This story contributed by Bill Lavidge
Nick Lavidge, Bob Lavidge, and Bill Lavidge at 2001 World Series
South Chicago. The Depression.
Raising children was tough. REALLY tough . . .
My grandfather was a good, yet demanding man. He expected my dad, Bob, and his older brother, Art, to excel in everything they did, especially academics.
Both sons rose to the challenge. After completing his undergraduate degree at DePauw University, Dad was accepted to Harvard Law and the University of Chicago’s MBA program. He chose the University of Chicago, which laid the foundation for founding one of the most respected marketing research companies in the nation. In his spare time, he also taught marketing research at Northwestern University for nearly 30 years. READ MORE
by Greg Hague
Chubby used to say, “Greg, when short term pleasures become your focus, your true happiness might be in jeopardy.”
It happened to me. Only once in my life – and long after Chubby had passed.
Ten years ago, I owned a successful real estate company. It was lucrative. I was respected in the community. But . . .
I started looking forward to lunch . . . too much.
“No bueno,” as my son Corey would say.
The thrill was gone. The challenges were few. My spirit was getting “soft.”
No bueno indeed. It was time for a change. And change I did!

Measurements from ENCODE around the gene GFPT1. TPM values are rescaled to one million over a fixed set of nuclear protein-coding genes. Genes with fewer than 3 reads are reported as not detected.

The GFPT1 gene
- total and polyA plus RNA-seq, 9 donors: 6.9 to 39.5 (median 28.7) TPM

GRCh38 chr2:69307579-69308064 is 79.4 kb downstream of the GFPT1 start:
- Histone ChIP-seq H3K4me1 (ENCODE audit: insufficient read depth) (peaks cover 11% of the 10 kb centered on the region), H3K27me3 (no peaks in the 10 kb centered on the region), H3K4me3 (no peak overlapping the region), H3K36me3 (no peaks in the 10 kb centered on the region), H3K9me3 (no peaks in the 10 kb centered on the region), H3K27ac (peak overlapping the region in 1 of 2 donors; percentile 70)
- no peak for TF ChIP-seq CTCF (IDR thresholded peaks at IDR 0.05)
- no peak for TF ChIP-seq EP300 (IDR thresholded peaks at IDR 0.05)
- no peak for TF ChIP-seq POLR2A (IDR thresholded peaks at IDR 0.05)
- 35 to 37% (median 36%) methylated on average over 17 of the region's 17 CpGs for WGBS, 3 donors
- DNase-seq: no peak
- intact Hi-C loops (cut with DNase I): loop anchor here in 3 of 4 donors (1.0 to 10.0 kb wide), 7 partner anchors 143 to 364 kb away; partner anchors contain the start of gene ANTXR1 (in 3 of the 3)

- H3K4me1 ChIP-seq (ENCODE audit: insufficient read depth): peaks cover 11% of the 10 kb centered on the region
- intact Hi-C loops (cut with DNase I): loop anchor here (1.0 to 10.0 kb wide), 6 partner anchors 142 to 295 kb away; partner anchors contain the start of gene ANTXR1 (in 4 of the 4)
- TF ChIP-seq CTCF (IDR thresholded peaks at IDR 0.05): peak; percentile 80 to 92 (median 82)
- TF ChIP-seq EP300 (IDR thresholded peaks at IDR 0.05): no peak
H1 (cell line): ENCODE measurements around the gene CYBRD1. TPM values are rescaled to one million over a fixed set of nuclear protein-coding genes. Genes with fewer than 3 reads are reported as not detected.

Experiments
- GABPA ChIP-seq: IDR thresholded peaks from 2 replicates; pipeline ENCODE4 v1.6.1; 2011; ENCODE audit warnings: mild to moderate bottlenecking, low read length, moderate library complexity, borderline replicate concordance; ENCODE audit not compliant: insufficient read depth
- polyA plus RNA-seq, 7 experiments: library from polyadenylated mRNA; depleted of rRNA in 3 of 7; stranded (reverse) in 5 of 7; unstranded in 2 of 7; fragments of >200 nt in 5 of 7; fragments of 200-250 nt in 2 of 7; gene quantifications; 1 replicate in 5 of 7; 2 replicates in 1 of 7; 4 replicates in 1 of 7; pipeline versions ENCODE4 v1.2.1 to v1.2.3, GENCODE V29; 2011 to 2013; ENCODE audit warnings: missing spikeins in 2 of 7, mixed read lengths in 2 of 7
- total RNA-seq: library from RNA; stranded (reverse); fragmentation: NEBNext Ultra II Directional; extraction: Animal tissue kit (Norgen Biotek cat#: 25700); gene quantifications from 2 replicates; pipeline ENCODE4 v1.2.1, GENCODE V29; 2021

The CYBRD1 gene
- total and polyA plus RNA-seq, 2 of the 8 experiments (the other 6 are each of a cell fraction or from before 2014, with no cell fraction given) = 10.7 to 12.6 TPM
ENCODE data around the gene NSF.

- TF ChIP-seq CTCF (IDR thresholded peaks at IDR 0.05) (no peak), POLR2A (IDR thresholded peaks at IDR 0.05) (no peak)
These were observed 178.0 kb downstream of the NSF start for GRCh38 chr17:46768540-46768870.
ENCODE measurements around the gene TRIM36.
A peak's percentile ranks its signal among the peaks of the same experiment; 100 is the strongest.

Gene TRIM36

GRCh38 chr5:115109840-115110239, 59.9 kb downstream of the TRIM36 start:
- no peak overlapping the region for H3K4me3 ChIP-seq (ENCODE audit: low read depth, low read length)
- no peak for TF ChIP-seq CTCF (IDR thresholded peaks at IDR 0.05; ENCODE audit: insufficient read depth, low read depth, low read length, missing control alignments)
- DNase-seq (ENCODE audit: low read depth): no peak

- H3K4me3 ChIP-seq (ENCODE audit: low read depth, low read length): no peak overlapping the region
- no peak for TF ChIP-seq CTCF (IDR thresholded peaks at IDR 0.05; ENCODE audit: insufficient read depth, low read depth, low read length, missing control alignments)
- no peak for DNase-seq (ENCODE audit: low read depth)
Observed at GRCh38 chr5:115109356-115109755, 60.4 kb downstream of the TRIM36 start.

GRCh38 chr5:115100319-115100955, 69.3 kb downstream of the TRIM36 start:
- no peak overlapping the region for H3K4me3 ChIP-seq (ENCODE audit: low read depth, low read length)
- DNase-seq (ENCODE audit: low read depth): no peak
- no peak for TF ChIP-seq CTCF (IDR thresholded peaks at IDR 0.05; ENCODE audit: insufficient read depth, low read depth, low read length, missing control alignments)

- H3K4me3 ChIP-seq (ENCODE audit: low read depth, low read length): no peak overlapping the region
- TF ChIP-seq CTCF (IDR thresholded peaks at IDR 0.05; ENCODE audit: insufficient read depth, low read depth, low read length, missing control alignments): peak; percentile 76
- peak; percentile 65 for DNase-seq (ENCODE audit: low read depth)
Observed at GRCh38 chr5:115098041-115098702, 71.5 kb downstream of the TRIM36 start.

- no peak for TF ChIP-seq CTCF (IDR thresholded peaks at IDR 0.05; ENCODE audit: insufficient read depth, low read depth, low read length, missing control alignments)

The lesson today?
Do you finish breakfast thinking of lunch?
“I am strong, when I am on your shoulders; You raise me up… to more than I can be.”
— “You Raise Me Up” lyrics by Brendan Graham
Today’s story is about Dick and Rick Hoyt — Team Hoyt.
A despicable pair ruined the Boston Marathon this year. They took lives. They grabbed headlines.
A father son pair ran the Boston Marathon this year. They inspired lives. They deserved headlines.
Since 1977, Dick and Rick Hoyt have competed in over 1000 endurance events. This was their 31st Boston Marathon together. The duo has also completed six Ironman competitions, perhaps the toughest of all athletic challenges.
As father & son. As one.
Dick, the dad, is 73. Rick is 51. Impressive enough. But that’s not all. Rick is a quadriplegic. He’s had cerebral palsy since birth. He lives in a wheelchair. He speaks with the help of a computer.
He “runs” with Dad’s legs. Dad pushes, pulls, pedals and carries Rick all the way. READ MORE